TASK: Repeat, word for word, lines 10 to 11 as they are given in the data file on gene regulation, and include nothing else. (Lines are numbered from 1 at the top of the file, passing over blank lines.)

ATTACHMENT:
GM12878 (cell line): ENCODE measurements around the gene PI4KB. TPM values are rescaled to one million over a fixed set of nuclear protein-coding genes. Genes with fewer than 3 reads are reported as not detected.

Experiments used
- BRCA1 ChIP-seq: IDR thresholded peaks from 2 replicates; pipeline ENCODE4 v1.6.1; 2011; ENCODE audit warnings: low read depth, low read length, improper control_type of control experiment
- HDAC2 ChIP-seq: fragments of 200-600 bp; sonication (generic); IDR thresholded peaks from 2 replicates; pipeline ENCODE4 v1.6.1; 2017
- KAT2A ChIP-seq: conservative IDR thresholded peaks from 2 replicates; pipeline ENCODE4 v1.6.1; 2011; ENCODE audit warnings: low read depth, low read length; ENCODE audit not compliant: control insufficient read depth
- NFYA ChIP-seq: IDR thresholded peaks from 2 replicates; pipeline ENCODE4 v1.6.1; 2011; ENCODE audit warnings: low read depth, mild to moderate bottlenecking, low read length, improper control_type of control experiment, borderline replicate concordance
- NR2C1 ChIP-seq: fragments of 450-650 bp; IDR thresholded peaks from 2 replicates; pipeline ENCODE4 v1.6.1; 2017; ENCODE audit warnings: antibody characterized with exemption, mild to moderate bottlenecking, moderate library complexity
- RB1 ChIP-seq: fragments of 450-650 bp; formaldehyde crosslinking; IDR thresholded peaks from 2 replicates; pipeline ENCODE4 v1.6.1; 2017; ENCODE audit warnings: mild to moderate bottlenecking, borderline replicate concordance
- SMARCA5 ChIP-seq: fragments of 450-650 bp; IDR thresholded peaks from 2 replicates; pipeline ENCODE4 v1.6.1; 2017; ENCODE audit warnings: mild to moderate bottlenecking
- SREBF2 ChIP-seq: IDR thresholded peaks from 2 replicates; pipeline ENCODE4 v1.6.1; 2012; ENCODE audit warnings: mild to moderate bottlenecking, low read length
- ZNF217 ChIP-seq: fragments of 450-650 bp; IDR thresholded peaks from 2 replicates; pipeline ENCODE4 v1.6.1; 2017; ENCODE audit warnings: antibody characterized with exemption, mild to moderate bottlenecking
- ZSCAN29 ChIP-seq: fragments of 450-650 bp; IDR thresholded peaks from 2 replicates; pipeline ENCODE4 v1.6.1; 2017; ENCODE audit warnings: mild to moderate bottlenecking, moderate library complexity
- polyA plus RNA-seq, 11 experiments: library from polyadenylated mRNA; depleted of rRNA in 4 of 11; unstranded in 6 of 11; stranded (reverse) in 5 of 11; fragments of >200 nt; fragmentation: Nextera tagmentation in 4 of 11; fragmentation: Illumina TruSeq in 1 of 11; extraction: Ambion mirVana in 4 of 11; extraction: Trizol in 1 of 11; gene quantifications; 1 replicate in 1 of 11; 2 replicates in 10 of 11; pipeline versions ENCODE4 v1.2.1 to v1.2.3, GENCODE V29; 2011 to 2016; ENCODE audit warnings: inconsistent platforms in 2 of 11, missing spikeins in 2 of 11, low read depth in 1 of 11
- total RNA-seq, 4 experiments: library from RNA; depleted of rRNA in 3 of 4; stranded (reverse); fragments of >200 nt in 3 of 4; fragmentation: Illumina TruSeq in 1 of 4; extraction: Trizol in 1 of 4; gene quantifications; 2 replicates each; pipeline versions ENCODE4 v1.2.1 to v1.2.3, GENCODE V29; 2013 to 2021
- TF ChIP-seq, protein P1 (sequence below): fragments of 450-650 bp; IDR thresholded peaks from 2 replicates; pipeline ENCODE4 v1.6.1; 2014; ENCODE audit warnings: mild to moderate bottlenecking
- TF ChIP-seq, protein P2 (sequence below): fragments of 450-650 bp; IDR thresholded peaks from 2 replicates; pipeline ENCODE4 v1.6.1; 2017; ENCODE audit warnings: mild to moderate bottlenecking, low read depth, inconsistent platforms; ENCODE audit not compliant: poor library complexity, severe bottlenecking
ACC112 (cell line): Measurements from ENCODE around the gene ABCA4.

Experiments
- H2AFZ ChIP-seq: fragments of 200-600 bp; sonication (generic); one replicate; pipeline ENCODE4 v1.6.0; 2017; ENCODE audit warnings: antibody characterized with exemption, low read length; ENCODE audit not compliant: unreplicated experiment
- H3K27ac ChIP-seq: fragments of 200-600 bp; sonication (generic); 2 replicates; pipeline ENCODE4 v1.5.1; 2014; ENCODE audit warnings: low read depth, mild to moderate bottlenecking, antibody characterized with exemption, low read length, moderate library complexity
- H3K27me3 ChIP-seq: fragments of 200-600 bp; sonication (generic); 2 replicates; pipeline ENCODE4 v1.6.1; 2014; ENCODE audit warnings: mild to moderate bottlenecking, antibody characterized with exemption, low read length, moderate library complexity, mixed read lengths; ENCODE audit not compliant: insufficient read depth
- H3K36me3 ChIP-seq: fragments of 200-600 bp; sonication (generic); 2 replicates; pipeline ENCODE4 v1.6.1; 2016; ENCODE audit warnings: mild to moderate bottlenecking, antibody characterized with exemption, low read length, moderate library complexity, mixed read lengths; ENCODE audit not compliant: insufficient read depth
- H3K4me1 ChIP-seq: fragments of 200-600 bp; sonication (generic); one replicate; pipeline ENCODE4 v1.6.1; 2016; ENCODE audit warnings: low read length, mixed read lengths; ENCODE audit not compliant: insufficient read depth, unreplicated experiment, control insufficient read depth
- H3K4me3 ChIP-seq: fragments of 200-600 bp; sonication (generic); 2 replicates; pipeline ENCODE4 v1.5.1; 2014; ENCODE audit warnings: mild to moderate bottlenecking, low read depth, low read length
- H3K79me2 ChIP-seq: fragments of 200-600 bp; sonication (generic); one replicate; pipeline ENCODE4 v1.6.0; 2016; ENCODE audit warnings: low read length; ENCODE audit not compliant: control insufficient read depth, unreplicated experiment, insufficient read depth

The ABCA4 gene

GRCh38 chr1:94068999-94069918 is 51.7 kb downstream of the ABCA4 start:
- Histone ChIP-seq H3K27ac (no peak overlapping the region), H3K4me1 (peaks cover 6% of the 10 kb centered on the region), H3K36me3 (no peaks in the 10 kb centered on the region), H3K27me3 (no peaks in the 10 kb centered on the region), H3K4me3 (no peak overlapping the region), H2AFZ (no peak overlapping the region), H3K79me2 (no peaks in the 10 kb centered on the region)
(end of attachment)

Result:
- SREBF2 ChIP-seq: IDR thresholded peaks from 2 replicates; pipeline ENCODE4 v1.6.1; 2012; ENCODE audit warnings: mild to moderate bottlenecking, low read length
- ZNF217 ChIP-seq: fragments of 450-650 bp; IDR thresholded peaks from 2 replicates; pipeline ENCODE4 v1.6.1; 2017; ENCODE audit warnings: antibody characterized with exemption, mild to moderate bottlenecking